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New Treatments Sought For Major Depression

Relapse Rates Remain Dangerous High

New Treatments Sought for Major Depression

By John Salak –

Depression is not only extremely harmful, but its impact can also linger well after the dampening moods have appeared to pass on. In fact, people who have recovered from a major depressive episode tend to spend more time processing negative information and less time processing positive information than those who have never confronted a significant episode. This negative processing ultimately puts them at risk for a relapse, according to new research.

The findings are significant since depression is a leading mental health issue in the U.S. It is estimated that almost 40 percent of women and about 20 percent of men have suffered from depression at least once during their lives. The National Institute Of Mental Health noted that more than 20 million Americans, about 8 percent of the population, have suffered a major depressive episode, which this new research claims puts them at even greater risk of a relapse.

“Our findings suggest that people who have a history of depression spend more time processing negative information, such as sad faces, than positive information, such as happy faces, and that this difference is greater compared to healthy people with no history,” said Alainna Wen, Ph.D., the study’s lead author and a postdoctoral scholar at the Anxiety and Depression Research Center at the University of California, Los Angeles. “Because more negative thinking and mood and less positive thinking and mood are characteristic of depression, this could mean that these individuals are at a greater risk for having another depressive episode.”

Defined as a period of at least two weeks of a depressed mood or loss of interest or pleasure in daily activities, major depression can interfere with or limit a person’s ability to carry out major life activities.

Treatments are available, but relapse rates for major depressive disorder remain high. Wen notes that more than half of these individuals will experience subsequent episodes, often relapsing within two years of recovery. These relapse rates encouraged Wen and her team to dive more deeply into the causes.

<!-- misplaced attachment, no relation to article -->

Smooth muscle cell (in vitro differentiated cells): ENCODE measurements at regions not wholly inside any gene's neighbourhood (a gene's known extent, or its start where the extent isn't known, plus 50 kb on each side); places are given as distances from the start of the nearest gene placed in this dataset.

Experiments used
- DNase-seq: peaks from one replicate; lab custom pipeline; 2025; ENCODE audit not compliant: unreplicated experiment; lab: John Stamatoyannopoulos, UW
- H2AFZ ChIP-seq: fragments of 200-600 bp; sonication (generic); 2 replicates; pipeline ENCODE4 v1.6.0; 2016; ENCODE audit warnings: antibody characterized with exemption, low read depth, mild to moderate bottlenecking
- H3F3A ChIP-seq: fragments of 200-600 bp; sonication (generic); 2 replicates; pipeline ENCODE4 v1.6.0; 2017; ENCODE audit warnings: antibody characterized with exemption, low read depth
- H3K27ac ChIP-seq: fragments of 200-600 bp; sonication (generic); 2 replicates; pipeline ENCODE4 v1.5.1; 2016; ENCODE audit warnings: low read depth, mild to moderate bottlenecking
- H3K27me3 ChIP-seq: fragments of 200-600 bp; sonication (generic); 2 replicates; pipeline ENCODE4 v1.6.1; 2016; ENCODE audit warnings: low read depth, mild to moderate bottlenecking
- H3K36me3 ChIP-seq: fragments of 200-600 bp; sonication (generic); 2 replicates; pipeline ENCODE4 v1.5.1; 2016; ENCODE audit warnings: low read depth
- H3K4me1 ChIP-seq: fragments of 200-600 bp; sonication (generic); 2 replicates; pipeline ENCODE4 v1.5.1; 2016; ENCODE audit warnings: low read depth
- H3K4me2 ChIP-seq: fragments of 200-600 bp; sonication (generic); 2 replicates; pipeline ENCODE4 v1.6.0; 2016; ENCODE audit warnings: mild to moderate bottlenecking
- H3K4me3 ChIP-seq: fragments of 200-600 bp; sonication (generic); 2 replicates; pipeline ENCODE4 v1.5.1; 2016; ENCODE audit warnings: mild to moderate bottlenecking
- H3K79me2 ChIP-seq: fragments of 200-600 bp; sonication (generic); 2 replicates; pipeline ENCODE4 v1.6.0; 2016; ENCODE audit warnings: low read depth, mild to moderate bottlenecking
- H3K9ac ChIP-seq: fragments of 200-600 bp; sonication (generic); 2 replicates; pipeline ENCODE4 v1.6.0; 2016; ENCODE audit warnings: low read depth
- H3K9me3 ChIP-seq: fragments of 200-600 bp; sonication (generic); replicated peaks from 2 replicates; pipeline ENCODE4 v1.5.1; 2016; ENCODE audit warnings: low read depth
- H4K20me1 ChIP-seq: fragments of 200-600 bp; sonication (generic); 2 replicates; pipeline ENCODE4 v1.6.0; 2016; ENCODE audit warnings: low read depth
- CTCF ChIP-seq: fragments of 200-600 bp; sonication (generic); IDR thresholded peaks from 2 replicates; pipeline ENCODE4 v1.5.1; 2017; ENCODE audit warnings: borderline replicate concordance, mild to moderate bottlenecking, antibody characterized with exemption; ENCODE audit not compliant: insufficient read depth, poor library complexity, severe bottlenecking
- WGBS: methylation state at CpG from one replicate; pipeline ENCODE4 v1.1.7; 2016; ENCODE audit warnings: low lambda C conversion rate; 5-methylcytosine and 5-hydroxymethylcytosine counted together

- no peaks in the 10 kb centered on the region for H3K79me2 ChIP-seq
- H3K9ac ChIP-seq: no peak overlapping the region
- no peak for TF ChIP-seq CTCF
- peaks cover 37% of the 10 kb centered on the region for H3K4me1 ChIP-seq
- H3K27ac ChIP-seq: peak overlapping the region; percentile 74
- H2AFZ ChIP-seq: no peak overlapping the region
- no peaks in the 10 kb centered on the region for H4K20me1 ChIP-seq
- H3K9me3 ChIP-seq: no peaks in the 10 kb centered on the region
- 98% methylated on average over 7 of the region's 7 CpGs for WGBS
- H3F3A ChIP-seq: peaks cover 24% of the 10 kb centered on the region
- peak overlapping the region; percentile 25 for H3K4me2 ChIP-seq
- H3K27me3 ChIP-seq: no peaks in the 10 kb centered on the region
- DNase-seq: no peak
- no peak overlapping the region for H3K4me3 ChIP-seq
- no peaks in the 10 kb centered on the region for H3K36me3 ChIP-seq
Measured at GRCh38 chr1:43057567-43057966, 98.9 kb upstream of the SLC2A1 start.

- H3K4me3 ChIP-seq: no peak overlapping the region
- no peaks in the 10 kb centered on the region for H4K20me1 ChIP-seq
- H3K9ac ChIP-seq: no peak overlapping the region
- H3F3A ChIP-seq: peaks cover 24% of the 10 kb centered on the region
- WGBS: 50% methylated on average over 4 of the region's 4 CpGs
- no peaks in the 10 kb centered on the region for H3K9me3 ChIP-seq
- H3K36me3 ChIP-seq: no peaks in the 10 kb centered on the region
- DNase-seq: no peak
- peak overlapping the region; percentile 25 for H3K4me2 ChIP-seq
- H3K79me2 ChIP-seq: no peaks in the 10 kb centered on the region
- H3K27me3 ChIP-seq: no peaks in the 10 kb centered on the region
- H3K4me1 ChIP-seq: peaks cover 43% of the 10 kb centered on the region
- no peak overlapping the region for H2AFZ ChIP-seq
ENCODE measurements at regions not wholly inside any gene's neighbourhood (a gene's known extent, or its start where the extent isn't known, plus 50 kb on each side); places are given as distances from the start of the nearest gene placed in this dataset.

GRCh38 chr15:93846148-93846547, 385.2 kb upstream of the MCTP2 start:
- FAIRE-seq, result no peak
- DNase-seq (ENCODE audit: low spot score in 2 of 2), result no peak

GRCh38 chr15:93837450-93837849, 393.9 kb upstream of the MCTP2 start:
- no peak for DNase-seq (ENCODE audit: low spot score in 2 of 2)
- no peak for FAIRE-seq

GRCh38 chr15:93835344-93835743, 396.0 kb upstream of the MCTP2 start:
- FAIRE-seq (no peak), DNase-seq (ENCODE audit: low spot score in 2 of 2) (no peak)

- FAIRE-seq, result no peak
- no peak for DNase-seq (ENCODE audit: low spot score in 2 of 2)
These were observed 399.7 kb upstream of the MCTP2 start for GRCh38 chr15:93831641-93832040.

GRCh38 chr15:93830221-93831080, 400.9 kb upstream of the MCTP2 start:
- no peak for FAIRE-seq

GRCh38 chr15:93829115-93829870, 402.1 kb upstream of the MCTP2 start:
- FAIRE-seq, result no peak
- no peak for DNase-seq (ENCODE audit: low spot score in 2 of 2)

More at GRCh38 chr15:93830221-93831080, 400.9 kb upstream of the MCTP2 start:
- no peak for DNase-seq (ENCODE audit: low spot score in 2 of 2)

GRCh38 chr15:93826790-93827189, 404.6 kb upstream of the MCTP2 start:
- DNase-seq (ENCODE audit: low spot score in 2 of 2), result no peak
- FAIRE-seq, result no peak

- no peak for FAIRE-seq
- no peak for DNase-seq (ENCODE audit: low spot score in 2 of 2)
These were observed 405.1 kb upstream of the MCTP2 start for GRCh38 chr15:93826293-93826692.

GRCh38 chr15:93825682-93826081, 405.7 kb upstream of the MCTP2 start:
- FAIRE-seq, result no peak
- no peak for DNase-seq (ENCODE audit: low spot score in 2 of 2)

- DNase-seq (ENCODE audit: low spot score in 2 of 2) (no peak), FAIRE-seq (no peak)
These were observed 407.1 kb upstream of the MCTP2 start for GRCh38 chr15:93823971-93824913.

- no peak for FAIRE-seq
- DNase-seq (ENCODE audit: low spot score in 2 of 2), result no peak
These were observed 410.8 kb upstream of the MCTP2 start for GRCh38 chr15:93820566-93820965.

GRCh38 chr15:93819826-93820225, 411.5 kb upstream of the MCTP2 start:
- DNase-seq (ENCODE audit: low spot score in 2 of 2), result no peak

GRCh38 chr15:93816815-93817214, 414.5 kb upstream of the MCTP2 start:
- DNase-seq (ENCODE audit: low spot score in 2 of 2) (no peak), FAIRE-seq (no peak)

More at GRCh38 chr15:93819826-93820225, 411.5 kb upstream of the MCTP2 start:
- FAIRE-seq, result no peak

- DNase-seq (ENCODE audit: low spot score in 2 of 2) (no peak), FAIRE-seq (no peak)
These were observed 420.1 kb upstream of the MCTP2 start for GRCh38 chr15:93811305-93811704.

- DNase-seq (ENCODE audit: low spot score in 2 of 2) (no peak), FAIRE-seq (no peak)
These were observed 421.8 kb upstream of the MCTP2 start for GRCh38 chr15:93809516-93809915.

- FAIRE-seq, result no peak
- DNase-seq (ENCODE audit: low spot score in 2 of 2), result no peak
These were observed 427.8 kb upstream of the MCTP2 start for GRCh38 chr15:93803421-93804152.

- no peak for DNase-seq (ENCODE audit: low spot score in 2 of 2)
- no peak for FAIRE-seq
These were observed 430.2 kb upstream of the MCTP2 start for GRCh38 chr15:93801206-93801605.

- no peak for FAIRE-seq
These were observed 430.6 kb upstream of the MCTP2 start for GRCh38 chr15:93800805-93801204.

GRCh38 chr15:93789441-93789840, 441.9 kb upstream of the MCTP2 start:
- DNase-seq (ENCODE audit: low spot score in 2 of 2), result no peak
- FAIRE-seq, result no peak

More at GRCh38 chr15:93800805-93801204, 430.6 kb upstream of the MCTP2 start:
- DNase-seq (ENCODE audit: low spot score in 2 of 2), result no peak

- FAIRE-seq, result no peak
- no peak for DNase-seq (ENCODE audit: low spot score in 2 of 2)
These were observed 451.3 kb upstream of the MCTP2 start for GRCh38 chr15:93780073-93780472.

The researchers tackled the challenge by conducting a meta-analysis of 44 studies involving 2,081 participants with a history of major depressive disorder and 2,285 individuals who were deemed as healthy controls. The data examined participants’ response times to negative, positive or neutral stimuli. In some cases, participants were shown either a happy, sad or neutral human face and asked to push a different button for each. In others, participants reacted to positive, negative or neutral words.

Healthy participants as a group responded more quickly to emotional and non-emotional stimuli than participants with a history of depression, regardless of whether those stimuli were positive, neutral or negative. But participants who previously had major depressive disorder spent more time processing negative emotional stimuli over positive stimuli compared with those identified as healthy controls. These “more positive” individuals showed a significant difference in how much time they spent processing positive versus negative emotional stimuli compared with those in remission from major depression. This distinction did not appear when comparing time spent processing negative versus neutral or positive versus neutral stimuli.

The research suggests that individuals with recurrent major depressive disorder not only are less able to control the information they process than healthy individuals, but they also display a greater bias for focusing on negative over positive or neutral information, Wen reported.

“The current findings have implications for the treatment of depression,” she said. “Focusing on reducing the processing of negative information alone may not be sufficient to prevent depression relapse. Instead, patients may also benefit from strategies to increase the processing of positive information.”





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